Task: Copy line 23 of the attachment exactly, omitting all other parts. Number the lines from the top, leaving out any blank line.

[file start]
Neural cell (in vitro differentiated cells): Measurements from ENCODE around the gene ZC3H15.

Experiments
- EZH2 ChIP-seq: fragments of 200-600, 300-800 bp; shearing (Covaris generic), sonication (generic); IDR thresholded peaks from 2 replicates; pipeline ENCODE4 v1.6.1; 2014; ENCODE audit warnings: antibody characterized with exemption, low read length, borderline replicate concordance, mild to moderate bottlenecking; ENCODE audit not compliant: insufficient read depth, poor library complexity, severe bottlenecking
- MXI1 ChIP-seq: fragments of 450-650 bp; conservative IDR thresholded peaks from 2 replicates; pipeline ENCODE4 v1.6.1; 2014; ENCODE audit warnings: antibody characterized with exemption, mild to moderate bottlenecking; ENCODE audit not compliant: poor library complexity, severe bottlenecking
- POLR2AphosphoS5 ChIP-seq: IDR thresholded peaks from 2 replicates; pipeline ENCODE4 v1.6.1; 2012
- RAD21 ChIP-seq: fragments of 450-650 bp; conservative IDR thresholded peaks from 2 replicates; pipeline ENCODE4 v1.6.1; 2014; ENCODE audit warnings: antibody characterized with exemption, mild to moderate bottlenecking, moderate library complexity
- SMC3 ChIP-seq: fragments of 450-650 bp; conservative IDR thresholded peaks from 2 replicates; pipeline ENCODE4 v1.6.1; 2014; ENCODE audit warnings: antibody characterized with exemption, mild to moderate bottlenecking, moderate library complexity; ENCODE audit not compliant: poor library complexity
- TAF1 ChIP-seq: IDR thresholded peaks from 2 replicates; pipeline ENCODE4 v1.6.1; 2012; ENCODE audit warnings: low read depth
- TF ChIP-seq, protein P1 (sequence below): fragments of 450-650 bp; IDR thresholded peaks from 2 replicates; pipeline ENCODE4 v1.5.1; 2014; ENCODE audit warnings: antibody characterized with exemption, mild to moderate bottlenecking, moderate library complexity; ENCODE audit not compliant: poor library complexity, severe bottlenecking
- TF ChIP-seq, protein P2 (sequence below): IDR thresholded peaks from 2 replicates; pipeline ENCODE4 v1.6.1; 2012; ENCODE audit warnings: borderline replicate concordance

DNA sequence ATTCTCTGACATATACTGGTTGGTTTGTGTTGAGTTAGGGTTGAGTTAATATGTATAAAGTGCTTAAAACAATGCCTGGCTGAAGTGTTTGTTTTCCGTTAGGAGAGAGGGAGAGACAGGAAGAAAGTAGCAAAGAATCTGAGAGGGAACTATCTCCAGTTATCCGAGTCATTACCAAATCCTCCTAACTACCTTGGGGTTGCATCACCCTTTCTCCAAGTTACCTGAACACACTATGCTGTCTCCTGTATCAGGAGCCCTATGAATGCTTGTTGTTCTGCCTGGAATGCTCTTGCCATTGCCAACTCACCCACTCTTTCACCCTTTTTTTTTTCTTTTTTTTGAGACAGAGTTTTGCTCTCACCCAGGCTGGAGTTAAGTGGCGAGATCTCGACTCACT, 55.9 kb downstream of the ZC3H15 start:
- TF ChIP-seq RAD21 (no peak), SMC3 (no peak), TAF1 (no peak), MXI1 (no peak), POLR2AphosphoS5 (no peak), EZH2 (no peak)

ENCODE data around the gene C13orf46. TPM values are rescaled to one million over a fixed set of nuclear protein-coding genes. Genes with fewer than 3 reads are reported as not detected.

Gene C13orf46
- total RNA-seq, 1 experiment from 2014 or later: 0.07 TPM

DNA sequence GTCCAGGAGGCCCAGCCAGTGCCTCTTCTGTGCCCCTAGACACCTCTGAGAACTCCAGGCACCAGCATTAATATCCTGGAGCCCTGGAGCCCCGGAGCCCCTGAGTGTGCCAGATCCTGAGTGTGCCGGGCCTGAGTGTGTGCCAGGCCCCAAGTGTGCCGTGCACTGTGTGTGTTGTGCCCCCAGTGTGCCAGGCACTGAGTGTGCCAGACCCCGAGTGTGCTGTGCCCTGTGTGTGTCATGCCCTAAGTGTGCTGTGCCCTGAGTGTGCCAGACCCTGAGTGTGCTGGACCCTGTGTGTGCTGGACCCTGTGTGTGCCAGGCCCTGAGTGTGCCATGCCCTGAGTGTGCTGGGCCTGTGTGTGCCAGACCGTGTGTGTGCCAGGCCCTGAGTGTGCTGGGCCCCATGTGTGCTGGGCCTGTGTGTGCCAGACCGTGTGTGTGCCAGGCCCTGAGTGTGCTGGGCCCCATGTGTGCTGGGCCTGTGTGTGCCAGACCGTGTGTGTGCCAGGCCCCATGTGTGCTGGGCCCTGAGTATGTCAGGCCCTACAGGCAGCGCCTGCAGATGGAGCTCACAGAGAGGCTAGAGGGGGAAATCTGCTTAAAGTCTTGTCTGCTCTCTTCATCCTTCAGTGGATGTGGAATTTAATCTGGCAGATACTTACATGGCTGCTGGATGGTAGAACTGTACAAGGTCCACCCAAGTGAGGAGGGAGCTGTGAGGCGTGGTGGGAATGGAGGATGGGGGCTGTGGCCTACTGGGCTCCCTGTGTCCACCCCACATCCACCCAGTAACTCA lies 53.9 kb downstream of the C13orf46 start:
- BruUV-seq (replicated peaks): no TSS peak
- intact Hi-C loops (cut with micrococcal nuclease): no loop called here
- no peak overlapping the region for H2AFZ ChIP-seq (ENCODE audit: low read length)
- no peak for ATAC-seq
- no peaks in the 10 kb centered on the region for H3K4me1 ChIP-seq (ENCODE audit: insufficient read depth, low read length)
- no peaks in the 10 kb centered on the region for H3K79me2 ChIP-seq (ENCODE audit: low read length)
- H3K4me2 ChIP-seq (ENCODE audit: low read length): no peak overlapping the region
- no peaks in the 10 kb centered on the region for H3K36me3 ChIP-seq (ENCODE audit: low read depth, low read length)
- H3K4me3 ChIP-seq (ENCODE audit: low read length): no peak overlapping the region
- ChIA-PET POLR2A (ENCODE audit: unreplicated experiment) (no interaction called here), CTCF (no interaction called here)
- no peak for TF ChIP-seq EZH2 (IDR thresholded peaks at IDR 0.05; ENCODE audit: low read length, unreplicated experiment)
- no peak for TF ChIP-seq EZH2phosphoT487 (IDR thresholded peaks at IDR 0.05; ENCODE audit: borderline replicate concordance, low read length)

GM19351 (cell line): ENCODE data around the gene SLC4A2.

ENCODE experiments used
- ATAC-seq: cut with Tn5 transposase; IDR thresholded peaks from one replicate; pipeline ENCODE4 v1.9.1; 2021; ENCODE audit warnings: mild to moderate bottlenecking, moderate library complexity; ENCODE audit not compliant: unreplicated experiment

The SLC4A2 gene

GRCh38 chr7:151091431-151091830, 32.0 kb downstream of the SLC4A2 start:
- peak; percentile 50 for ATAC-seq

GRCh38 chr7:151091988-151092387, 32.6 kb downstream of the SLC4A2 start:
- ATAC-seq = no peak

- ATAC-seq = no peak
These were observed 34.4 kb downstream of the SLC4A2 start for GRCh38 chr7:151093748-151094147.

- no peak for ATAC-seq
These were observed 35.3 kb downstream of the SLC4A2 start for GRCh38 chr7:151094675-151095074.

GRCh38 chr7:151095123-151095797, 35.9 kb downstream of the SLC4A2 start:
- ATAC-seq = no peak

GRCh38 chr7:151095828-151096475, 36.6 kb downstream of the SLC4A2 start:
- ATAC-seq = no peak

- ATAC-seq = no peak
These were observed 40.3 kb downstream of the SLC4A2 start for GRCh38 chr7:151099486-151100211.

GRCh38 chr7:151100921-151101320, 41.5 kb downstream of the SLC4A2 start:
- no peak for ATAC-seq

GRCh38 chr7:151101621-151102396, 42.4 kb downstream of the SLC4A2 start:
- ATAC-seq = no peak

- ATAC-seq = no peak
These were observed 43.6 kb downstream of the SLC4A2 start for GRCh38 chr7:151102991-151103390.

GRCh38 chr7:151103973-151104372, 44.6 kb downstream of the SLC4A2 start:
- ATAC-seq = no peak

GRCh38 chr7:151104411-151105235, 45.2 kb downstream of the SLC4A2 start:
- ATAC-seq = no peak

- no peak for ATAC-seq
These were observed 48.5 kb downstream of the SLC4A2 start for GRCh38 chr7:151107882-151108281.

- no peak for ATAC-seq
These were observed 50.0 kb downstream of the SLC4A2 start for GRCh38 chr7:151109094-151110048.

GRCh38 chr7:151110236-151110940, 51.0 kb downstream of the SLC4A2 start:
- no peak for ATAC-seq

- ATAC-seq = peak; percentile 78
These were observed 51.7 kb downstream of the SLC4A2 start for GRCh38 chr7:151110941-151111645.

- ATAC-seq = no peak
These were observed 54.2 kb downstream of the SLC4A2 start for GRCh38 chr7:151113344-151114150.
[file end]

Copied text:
- H3K4me2 ChIP-seq (ENCODE audit: low read length): no peak overlapping the region